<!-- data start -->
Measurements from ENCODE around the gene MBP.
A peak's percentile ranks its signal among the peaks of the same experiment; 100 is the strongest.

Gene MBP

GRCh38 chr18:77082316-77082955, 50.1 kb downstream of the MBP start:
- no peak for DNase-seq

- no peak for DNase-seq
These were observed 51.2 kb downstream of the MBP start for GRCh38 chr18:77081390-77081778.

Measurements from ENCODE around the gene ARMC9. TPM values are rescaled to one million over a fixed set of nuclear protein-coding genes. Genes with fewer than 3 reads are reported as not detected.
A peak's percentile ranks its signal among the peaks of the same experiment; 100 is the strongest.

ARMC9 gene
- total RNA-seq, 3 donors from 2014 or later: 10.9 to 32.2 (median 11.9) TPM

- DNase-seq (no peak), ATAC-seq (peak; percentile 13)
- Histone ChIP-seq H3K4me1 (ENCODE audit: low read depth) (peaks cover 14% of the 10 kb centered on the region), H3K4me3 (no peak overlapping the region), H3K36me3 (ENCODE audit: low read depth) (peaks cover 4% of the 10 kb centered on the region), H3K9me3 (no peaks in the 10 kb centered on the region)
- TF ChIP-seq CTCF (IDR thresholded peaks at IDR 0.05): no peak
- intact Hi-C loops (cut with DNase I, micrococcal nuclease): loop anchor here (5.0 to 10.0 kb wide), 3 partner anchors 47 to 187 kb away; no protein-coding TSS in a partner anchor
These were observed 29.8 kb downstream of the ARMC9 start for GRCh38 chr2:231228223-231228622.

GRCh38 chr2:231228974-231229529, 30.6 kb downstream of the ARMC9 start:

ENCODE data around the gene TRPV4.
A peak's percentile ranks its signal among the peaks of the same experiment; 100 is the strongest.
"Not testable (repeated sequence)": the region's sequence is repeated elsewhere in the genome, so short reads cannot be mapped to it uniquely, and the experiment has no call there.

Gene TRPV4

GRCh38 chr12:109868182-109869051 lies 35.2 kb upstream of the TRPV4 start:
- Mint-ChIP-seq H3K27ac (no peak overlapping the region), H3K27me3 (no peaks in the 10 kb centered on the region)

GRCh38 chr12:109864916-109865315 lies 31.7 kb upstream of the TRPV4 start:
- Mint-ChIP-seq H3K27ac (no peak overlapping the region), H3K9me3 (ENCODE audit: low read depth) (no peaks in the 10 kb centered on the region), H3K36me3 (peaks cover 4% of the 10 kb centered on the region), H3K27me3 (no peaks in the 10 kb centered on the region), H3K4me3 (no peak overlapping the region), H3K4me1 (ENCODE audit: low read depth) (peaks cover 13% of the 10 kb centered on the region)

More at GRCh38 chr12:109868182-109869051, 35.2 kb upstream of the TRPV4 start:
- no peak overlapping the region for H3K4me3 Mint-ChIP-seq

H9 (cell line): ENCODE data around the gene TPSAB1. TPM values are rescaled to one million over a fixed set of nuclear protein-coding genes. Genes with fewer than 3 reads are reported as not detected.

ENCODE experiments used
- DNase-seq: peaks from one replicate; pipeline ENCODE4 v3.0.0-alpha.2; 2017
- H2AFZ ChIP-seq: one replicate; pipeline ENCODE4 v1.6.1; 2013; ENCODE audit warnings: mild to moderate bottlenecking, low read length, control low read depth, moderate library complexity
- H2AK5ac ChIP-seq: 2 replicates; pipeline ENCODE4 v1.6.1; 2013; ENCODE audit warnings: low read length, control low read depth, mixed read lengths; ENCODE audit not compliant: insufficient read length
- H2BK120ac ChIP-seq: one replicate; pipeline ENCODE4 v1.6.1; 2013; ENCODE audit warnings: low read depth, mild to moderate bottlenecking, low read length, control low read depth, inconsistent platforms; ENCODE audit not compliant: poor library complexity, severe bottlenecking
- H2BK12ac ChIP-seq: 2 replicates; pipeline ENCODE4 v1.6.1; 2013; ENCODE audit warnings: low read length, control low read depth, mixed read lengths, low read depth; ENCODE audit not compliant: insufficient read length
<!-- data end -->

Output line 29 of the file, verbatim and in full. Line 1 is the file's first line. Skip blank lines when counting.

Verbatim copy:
ENCODE experiments used